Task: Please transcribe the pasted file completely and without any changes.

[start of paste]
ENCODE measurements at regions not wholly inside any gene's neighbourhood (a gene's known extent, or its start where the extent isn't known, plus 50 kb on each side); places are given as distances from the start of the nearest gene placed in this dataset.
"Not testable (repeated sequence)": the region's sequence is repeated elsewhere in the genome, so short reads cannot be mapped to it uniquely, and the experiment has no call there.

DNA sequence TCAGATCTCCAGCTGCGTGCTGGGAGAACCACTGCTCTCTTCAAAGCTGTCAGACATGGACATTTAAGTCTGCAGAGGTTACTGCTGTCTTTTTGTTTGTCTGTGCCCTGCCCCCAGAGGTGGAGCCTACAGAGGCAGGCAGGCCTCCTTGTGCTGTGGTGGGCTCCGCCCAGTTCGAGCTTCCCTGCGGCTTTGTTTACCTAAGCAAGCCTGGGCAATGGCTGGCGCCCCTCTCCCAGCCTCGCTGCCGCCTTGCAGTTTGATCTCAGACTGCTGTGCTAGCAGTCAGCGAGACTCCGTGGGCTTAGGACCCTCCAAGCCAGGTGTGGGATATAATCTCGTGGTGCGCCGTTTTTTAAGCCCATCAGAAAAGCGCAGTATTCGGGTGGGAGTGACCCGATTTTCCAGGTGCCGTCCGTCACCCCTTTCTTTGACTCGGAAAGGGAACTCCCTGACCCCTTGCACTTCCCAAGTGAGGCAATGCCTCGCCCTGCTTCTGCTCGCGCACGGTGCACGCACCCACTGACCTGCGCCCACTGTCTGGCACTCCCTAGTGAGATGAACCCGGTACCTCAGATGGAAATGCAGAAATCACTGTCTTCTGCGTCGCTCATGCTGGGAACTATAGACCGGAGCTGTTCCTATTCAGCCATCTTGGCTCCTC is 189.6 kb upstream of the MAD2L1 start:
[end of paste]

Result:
ENCODE measurements at regions not wholly inside any gene's neighbourhood (a gene's known extent, or its start where the extent isn't known, plus 50 kb on each side); places are given as distances from the start of the nearest gene placed in this dataset.
"Not testable (repeated sequence)": the region's sequence is repeated elsewhere in the genome, so short reads cannot be mapped to it uniquely, and the experiment has no call there.

DNA sequence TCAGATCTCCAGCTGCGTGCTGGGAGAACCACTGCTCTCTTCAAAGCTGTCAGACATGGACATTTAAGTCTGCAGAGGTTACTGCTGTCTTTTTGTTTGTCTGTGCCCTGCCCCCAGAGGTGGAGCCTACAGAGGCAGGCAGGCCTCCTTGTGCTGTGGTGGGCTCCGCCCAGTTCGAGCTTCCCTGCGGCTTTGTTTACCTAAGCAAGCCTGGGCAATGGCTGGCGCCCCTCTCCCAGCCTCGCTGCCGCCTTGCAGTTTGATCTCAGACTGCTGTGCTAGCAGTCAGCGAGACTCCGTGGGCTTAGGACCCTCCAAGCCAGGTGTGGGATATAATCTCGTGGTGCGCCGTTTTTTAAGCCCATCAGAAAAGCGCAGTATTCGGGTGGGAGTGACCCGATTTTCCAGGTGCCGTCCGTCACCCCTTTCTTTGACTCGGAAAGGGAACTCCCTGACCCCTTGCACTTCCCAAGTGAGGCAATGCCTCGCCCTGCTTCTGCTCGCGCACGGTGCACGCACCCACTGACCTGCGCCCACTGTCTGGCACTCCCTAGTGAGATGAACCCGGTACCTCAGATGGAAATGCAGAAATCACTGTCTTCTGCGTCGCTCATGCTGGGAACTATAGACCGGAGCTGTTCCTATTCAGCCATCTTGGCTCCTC is 189.6 kb upstream of the MAD2L1 start: